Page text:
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1. A foreign jurist of the third century, who discussed with the Palestinian amora R. Mana II. the question of collecting disputed debts in the absence of the debtor, as practised under the rabbinic law in Palestine and under the law of his own country. The conversation is preserved in two somewhat mutilated versions (Yer. Ket. ix. 33b, Yer. Shebu. vii. 38a), and it reads as follows:

(compare B. . p. 112b).

"Alexa: We do better than you. We enter judgment; and if the debtor comes and disproves the claim, well and good—we annul the judgment; but if he does not come, we confirm the judgment on his property. Mana: We do likewise. We give notice through the public crier for thirty days [every Monday and Thursday of each week, see B. ḳ. p. 113a]; if he appears before the court, good; otherwise we confirm the judgment on his property. A.: But suppose he is far away, and fails to hear of the notice in time to allow of his appearing within the thirty days? M.: We send after him three notices at intervals of thirty days, one in thirty days [after giving judgment], another thirty days thereafter, and a third thirty days later. If he comes, well; if he does not come, we declare the judgment on his property final"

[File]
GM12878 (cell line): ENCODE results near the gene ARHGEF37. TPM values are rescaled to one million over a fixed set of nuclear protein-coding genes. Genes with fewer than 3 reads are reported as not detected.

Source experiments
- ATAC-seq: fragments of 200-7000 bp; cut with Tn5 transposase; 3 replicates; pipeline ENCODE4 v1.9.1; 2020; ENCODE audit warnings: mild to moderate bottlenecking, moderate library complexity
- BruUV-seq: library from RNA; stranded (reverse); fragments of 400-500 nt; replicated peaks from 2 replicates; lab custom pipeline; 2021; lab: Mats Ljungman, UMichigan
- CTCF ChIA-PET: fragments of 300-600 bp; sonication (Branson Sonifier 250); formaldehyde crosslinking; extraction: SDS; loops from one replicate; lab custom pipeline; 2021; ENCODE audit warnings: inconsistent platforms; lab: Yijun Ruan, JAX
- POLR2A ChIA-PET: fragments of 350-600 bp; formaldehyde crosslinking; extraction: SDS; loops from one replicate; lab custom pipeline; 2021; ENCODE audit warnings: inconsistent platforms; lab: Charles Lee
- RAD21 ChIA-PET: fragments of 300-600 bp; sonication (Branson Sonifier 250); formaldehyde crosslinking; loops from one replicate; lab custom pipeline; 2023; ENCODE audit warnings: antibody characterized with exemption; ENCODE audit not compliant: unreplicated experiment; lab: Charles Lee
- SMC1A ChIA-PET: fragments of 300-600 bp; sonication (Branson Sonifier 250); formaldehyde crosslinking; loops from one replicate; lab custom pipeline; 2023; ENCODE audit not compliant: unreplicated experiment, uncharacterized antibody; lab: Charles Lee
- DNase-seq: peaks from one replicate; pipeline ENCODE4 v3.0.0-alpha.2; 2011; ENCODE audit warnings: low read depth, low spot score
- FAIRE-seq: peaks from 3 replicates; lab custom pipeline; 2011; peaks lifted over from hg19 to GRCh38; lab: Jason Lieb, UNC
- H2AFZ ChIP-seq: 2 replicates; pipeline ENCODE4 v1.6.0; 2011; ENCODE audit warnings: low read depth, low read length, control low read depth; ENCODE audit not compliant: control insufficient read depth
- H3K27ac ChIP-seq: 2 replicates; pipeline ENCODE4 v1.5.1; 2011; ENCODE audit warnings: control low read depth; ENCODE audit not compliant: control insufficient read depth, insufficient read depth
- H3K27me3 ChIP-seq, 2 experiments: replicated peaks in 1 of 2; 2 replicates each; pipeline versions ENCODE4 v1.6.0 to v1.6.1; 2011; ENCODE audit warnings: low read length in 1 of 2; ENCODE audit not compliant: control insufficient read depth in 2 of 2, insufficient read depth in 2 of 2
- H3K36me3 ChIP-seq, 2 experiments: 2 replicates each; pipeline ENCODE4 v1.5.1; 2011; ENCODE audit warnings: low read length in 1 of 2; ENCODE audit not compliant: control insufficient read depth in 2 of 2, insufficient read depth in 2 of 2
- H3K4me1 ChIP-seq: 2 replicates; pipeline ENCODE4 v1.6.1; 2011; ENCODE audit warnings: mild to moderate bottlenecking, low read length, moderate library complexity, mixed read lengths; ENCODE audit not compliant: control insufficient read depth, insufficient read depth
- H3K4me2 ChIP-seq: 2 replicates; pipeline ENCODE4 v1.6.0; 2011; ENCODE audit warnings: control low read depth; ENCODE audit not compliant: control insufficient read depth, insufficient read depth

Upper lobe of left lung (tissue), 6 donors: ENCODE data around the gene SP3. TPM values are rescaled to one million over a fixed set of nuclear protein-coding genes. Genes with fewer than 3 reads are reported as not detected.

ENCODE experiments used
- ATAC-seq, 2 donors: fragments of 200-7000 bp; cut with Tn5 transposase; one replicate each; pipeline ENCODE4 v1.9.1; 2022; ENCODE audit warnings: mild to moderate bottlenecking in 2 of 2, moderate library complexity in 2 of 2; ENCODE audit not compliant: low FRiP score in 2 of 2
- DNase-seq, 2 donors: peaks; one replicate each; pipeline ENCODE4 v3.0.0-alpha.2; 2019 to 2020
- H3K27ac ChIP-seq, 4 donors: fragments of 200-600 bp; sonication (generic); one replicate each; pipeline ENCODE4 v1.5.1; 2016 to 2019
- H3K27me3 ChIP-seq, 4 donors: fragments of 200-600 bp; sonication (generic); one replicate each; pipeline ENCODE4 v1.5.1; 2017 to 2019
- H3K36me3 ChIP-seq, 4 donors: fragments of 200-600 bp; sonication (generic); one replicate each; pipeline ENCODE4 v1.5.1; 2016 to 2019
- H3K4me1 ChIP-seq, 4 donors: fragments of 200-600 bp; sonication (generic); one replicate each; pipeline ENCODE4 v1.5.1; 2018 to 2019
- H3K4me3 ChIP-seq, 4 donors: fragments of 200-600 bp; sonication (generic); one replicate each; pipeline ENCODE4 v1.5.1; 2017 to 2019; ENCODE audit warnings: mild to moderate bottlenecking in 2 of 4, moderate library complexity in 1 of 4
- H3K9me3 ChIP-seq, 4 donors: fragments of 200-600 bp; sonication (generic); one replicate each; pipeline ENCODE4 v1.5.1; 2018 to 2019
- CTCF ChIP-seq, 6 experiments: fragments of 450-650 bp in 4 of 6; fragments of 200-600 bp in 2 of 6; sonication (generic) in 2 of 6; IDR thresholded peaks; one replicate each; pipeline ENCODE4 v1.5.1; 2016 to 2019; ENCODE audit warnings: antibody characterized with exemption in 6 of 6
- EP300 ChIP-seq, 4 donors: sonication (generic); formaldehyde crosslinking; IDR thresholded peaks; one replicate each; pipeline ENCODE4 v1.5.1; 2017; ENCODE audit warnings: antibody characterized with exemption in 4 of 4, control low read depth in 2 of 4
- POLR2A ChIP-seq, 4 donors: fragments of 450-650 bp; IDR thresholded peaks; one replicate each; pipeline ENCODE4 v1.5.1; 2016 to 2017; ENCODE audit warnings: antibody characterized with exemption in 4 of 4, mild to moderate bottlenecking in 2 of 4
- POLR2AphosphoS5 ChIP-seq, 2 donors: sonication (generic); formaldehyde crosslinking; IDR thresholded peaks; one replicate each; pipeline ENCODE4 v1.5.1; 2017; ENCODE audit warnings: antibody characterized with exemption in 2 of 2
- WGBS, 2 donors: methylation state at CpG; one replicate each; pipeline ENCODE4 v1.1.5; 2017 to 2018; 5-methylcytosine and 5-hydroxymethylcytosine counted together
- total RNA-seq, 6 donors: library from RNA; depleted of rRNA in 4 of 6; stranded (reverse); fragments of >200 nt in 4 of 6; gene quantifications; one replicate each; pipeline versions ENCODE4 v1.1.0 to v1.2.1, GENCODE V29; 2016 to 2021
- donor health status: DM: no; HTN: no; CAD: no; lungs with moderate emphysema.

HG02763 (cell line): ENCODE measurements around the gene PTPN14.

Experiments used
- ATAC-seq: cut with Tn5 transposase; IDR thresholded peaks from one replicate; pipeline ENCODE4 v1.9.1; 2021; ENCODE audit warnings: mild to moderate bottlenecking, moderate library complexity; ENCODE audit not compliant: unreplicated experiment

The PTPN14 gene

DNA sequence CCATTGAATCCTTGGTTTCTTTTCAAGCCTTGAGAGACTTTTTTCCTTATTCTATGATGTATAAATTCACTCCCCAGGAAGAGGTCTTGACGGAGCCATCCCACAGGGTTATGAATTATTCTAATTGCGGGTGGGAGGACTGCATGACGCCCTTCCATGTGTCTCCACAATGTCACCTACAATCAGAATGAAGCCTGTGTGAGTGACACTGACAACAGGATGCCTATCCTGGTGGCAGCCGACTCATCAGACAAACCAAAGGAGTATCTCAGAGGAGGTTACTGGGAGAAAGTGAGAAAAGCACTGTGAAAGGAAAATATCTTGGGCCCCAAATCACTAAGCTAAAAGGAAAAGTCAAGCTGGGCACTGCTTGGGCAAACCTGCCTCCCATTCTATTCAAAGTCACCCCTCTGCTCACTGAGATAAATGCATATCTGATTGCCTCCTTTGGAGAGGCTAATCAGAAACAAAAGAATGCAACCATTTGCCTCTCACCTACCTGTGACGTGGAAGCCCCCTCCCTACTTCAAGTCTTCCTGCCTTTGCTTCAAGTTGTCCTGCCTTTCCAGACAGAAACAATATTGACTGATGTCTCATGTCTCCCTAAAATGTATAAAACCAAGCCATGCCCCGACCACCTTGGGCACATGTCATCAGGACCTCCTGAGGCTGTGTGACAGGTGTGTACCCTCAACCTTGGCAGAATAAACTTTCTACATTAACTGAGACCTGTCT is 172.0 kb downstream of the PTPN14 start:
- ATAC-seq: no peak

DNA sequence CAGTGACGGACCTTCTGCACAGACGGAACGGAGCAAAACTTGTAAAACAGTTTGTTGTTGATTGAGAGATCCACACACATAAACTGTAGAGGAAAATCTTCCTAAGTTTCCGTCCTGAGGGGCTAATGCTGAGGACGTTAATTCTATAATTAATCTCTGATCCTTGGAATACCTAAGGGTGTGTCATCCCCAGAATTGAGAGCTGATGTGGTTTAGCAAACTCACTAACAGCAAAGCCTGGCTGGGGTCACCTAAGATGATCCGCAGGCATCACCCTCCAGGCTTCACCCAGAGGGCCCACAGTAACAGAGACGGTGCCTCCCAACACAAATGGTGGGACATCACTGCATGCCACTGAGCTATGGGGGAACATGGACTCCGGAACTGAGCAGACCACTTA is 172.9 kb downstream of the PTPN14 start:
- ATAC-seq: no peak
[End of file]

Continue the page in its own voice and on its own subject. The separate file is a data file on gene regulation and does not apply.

Margoliot ("Pene Mosheh" on Yer. Shebu. l.c.) maintains that this Alexa was a Babylonian amora; Frankel ("Mebo," p. 64a, on the authority of Rapoport in "'Erek Millin") considers him a Gentile judge. 2. An amora of the third generation (third and fourth centuries), mentioned in the Jerusalem Talmud (Yer. Ket. v. 29c). R. Jacob b. Aḥa reports a Halakah in Alexa's name, transmitted by Hizkiah (b. Ḥiyya Roba). He is probably identical with R. Alexandri II.

S. M.
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